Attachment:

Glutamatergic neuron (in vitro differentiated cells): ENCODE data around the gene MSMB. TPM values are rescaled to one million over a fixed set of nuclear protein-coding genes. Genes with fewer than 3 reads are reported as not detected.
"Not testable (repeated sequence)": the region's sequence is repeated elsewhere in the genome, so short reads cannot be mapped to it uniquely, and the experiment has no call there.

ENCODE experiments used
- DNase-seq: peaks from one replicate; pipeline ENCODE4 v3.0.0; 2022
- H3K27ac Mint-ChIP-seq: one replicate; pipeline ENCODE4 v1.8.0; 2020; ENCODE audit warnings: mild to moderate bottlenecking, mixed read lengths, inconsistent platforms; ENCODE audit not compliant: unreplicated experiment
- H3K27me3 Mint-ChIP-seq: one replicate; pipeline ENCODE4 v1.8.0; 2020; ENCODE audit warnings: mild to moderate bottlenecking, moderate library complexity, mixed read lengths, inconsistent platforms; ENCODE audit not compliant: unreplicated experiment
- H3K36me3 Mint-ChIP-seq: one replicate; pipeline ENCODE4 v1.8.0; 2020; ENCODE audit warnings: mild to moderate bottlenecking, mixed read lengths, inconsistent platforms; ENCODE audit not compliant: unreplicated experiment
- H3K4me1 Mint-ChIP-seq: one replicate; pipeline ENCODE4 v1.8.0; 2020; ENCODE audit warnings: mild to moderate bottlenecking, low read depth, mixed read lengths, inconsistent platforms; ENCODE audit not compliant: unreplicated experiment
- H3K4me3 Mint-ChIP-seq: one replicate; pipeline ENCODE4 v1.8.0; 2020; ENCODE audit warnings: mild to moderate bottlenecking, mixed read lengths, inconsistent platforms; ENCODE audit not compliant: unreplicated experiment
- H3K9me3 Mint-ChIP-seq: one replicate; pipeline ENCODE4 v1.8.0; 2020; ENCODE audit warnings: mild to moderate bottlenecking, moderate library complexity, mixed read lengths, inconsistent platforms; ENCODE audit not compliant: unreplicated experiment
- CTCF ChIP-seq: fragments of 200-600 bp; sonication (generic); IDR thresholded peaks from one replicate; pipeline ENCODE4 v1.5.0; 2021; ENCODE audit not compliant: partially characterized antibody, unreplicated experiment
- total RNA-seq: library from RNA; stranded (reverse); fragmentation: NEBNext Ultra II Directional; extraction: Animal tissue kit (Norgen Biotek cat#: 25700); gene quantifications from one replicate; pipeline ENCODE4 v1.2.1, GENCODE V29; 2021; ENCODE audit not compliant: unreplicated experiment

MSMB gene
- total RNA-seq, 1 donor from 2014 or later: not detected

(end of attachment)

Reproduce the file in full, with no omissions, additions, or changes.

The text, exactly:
Glutamatergic neuron (in vitro differentiated cells): ENCODE data around the gene MSMB. TPM values are rescaled to one million over a fixed set of nuclear protein-coding genes. Genes with fewer than 3 reads are reported as not detected.
"Not testable (repeated sequence)": the region's sequence is repeated elsewhere in the genome, so short reads cannot be mapped to it uniquely, and the experiment has no call there.

ENCODE experiments used
- DNase-seq: peaks from one replicate; pipeline ENCODE4 v3.0.0; 2022
- H3K27ac Mint-ChIP-seq: one replicate; pipeline ENCODE4 v1.8.0; 2020; ENCODE audit warnings: mild to moderate bottlenecking, mixed read lengths, inconsistent platforms; ENCODE audit not compliant: unreplicated experiment
- H3K27me3 Mint-ChIP-seq: one replicate; pipeline ENCODE4 v1.8.0; 2020; ENCODE audit warnings: mild to moderate bottlenecking, moderate library complexity, mixed read lengths, inconsistent platforms; ENCODE audit not compliant: unreplicated experiment
- H3K36me3 Mint-ChIP-seq: one replicate; pipeline ENCODE4 v1.8.0; 2020; ENCODE audit warnings: mild to moderate bottlenecking, mixed read lengths, inconsistent platforms; ENCODE audit not compliant: unreplicated experiment
- H3K4me1 Mint-ChIP-seq: one replicate; pipeline ENCODE4 v1.8.0; 2020; ENCODE audit warnings: mild to moderate bottlenecking, low read depth, mixed read lengths, inconsistent platforms; ENCODE audit not compliant: unreplicated experiment
- H3K4me3 Mint-ChIP-seq: one replicate; pipeline ENCODE4 v1.8.0; 2020; ENCODE audit warnings: mild to moderate bottlenecking, mixed read lengths, inconsistent platforms; ENCODE audit not compliant: unreplicated experiment
- H3K9me3 Mint-ChIP-seq: one replicate; pipeline ENCODE4 v1.8.0; 2020; ENCODE audit warnings: mild to moderate bottlenecking, moderate library complexity, mixed read lengths, inconsistent platforms; ENCODE audit not compliant: unreplicated experiment
- CTCF ChIP-seq: fragments of 200-600 bp; sonication (generic); IDR thresholded peaks from one replicate; pipeline ENCODE4 v1.5.0; 2021; ENCODE audit not compliant: partially characterized antibody, unreplicated experiment
- total RNA-seq: library from RNA; stranded (reverse); fragmentation: NEBNext Ultra II Directional; extraction: Animal tissue kit (Norgen Biotek cat#: 25700); gene quantifications from one replicate; pipeline ENCODE4 v1.2.1, GENCODE V29; 2021; ENCODE audit not compliant: unreplicated experiment

MSMB gene
- total RNA-seq, 1 donor from 2014 or later: not detected